w3resource

PHP: Constants

Description

A constant is an identifier for a simple value. The value cannot be modified during the script's execution. A valid constant name starts with a letter or underscore (no dollar($) sign before the name) and by convention constant identifier are always uppercase.

Constants are defined by using the define() function or by using the const keyword outside a class definition as of PHP 5.3.0. The name of the constant and the value must be placed within the parentheses. After defining it can never be changed or undefined. Only scalar data i.e. boolean, integer, float and string can be contained in constants.

PHP valid and invalid constant names

<?php
//Valid constants name
define("COUNTRY_NAME", "India");
define("CITYNAME", "New Delhi");
define("2NO_OF_STUDENTS", 60);
?>

Example of a PHP constant

<?php
define("COUNTRY_NAME", "India");
echo COUNTRY_NAME;
?>

Output :

India

View this example in browser

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PHP: Tips of the Day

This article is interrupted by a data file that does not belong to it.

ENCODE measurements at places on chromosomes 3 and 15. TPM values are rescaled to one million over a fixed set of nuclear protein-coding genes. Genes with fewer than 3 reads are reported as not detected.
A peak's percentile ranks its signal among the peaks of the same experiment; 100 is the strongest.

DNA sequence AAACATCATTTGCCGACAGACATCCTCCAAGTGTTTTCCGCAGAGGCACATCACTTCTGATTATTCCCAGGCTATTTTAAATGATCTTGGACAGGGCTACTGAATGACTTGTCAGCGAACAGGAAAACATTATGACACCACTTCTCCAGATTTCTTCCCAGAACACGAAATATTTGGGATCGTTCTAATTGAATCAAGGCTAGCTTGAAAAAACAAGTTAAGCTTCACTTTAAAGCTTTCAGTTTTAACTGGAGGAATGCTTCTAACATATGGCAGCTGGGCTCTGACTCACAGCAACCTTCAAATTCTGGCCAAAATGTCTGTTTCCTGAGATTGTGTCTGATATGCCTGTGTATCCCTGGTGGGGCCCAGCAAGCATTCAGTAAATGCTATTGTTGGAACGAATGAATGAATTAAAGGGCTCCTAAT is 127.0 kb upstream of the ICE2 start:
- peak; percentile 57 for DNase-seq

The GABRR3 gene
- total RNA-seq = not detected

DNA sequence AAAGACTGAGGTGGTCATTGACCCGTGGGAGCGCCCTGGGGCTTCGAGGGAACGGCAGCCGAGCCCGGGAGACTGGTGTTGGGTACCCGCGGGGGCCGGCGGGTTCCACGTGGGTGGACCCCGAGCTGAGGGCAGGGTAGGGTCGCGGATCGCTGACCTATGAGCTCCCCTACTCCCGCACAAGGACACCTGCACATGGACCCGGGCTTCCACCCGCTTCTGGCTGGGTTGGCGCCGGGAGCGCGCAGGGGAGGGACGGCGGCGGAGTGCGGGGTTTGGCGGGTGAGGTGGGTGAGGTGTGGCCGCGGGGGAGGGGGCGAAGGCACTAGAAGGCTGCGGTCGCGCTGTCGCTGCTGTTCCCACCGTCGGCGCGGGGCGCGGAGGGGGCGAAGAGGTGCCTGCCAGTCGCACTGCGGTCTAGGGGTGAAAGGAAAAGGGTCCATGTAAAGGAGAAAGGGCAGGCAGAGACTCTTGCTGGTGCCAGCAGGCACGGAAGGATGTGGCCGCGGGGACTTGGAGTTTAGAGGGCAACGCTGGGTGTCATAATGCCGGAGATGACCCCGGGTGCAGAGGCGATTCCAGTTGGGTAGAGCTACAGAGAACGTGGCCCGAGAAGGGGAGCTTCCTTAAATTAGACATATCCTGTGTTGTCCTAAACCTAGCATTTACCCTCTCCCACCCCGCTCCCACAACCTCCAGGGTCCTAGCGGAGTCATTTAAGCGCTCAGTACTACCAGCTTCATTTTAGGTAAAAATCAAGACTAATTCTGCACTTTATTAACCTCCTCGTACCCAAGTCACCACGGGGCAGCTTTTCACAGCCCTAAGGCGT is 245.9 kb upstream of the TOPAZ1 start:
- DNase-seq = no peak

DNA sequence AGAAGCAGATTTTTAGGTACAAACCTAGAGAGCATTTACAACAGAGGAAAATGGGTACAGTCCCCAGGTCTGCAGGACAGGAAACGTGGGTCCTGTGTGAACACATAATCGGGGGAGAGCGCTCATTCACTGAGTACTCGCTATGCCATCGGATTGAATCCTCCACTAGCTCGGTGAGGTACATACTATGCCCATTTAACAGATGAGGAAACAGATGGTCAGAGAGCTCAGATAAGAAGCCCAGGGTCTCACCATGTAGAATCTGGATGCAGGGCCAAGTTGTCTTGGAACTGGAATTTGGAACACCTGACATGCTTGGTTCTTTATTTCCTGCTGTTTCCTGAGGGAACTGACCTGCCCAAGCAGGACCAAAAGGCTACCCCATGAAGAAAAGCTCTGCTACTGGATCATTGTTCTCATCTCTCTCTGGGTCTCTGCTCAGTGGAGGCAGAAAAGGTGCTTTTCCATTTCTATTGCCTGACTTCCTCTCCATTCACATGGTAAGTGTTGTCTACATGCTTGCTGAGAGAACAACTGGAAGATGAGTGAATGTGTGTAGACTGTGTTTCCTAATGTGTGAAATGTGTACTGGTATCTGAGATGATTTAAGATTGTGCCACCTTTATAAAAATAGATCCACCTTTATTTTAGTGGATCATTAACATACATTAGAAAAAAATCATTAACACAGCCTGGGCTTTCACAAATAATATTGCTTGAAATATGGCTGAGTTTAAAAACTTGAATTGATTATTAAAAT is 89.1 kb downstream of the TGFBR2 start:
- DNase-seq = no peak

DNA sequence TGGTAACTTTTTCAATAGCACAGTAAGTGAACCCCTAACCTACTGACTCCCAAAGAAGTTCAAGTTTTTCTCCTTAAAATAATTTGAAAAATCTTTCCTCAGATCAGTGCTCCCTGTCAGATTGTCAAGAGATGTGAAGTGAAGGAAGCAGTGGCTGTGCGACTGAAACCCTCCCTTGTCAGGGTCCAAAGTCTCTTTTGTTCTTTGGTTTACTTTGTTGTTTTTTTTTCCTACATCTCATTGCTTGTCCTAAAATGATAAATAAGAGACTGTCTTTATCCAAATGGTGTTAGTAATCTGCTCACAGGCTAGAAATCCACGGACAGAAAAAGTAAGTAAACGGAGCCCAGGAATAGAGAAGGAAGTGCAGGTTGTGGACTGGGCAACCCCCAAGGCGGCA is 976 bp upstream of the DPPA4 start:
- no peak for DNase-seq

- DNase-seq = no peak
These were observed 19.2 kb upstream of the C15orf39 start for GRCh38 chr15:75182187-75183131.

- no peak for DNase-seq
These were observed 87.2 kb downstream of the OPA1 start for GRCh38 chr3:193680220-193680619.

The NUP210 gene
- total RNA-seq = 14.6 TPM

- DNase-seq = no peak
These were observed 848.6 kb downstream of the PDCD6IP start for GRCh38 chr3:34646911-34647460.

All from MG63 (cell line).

PHP - how to create a newline character?

Only double quoted strings interpret the escape sequences \r and \n as '0x0D' and '0x0A' respectively, so you want:

"\r\n"

Single quoted strings, on the other hand, only know the escape sequences \\ and \'.

So unless you concatenate the single quoted string with a line break generated elsewhere (e. g., using double quoted string "\r\n" or using chr function chr(0x0D).chr(0x0A)), the only other way to have a line break within a single quoted string is to literally type it with your editor:

$s = 'some text before the line break
some text after';

Make sure to check your editor for its line break settings if you require some specific character sequence (\r\n for example).

Ref : https://bit.ly/3hcyege